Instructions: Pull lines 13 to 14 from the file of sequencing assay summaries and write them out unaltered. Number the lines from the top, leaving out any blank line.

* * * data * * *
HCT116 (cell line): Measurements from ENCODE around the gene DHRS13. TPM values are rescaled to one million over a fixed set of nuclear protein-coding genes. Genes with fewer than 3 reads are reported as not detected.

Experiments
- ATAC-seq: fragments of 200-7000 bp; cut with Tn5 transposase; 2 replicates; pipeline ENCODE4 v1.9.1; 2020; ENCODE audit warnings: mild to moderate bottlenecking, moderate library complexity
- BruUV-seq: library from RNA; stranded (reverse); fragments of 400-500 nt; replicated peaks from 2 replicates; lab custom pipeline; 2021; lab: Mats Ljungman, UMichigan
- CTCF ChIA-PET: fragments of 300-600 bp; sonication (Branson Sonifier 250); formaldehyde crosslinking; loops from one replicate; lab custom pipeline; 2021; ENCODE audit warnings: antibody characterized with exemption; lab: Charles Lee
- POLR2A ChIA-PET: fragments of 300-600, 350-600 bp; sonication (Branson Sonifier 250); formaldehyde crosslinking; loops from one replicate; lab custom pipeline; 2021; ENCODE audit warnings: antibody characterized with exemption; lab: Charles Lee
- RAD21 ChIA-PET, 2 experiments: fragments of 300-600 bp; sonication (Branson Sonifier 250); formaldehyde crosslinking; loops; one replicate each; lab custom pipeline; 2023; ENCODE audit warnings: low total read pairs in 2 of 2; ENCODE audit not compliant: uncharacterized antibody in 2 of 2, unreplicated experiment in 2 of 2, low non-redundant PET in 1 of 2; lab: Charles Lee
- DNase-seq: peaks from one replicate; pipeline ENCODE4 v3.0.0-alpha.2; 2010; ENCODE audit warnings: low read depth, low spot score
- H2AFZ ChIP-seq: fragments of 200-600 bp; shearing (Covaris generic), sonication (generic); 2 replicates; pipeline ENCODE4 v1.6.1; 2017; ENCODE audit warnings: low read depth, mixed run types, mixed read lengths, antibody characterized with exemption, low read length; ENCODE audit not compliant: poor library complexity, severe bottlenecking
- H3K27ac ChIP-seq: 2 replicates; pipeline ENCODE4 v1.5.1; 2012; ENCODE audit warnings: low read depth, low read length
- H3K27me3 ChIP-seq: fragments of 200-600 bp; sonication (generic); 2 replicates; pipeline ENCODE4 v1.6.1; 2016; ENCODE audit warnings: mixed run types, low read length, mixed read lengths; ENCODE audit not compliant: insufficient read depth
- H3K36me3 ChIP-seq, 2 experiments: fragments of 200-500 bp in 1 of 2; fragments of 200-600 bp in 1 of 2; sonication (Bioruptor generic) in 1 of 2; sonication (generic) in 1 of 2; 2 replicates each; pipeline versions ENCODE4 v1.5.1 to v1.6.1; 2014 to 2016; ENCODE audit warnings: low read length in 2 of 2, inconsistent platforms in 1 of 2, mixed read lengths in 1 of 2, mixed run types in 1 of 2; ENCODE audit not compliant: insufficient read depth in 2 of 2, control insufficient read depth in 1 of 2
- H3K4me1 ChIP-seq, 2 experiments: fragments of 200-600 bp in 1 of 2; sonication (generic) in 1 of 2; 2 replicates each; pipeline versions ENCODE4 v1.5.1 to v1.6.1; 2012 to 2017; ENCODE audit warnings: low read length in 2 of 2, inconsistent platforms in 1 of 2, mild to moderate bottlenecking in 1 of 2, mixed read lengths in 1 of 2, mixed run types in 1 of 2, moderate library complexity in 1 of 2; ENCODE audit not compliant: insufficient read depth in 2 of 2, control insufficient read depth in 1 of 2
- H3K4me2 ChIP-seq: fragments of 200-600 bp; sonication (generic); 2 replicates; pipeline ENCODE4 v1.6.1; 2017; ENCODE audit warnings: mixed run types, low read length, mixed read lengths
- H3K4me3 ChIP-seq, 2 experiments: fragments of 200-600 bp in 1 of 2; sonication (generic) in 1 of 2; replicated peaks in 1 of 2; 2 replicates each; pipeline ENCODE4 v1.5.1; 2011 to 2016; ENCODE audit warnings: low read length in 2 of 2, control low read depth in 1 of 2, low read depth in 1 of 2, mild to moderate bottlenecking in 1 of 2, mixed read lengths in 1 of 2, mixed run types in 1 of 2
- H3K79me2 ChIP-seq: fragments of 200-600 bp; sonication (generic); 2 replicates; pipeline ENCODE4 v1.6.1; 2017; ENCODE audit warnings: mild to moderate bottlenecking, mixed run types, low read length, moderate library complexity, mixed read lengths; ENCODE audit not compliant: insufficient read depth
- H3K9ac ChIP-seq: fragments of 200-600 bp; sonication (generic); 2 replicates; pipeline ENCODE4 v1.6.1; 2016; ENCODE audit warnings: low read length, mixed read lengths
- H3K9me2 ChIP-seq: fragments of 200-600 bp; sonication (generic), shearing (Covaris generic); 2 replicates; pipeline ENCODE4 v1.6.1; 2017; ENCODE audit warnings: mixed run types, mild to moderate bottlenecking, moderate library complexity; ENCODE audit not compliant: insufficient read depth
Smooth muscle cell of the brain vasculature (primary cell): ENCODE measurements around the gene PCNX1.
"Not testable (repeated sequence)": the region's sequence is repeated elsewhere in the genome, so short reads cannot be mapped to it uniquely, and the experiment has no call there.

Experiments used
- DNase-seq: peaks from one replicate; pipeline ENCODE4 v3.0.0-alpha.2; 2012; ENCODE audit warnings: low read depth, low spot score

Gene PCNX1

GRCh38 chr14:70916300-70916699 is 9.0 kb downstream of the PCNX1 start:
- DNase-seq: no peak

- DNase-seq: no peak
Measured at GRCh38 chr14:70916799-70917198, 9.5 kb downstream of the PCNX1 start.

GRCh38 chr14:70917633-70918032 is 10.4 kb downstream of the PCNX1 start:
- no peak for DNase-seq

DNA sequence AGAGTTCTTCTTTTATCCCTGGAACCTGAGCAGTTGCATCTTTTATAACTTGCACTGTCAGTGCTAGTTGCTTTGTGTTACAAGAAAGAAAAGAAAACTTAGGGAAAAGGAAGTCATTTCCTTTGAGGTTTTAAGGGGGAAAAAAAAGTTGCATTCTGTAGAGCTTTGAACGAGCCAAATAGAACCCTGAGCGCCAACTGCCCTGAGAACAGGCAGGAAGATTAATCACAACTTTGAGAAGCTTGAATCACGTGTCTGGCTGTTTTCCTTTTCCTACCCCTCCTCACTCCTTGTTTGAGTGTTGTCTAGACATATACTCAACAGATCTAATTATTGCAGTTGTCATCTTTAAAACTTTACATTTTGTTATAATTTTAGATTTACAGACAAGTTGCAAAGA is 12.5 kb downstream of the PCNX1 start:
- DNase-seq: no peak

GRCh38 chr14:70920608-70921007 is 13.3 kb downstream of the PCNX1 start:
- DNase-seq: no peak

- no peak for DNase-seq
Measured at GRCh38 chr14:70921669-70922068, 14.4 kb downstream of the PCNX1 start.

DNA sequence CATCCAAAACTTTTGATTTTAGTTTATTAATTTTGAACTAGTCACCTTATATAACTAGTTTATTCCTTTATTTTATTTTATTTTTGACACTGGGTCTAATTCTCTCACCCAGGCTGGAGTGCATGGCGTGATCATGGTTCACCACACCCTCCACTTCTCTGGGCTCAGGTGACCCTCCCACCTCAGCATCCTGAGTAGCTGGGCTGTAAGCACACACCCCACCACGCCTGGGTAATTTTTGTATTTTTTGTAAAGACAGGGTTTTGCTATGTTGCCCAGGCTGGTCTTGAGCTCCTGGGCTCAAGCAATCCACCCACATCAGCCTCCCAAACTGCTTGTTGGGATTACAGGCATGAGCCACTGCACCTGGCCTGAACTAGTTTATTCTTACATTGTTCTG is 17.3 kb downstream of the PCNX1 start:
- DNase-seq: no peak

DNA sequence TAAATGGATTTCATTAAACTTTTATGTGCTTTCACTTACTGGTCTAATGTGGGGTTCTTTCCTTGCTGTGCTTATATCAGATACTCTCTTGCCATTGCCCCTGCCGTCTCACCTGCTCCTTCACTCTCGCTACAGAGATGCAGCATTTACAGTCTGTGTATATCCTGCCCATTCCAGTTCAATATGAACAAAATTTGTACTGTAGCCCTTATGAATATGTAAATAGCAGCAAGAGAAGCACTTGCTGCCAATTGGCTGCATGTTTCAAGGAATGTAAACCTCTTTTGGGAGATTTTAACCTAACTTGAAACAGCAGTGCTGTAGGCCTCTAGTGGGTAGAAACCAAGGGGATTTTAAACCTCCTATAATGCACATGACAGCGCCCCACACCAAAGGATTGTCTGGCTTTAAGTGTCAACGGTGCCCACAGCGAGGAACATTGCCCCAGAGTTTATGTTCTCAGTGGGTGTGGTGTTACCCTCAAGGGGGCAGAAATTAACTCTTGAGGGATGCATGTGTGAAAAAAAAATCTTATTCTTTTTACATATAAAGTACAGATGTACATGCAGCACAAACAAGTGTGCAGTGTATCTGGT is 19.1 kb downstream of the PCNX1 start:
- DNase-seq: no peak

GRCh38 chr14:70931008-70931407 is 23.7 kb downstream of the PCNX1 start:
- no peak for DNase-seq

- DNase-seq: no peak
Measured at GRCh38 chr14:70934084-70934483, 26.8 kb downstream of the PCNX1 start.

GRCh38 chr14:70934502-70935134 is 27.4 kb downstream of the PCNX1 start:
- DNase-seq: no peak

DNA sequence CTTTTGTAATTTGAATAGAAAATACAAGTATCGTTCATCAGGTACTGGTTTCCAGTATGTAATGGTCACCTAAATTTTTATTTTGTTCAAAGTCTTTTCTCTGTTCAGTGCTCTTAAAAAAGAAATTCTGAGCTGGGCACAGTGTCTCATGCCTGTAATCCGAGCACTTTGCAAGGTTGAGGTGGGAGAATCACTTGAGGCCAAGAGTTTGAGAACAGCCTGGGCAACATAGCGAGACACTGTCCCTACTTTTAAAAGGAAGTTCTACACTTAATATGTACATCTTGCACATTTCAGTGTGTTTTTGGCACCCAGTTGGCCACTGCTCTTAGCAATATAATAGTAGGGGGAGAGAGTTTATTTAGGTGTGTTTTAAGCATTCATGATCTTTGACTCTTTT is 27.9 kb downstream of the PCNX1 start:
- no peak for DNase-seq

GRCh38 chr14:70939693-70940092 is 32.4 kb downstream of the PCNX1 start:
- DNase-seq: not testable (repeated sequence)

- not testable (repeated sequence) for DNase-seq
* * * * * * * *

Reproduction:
- H3K4me1 ChIP-seq, 2 experiments: fragments of 200-600 bp in 1 of 2; sonication (generic) in 1 of 2; 2 replicates each; pipeline versions ENCODE4 v1.5.1 to v1.6.1; 2012 to 2017; ENCODE audit warnings: low read length in 2 of 2, inconsistent platforms in 1 of 2, mild to moderate bottlenecking in 1 of 2, mixed read lengths in 1 of 2, mixed run types in 1 of 2, moderate library complexity in 1 of 2; ENCODE audit not compliant: insufficient read depth in 2 of 2, control insufficient read depth in 1 of 2
- H3K4me2 ChIP-seq: fragments of 200-600 bp; sonication (generic); 2 replicates; pipeline ENCODE4 v1.6.1; 2017; ENCODE audit warnings: mixed run types, low read length, mixed read lengths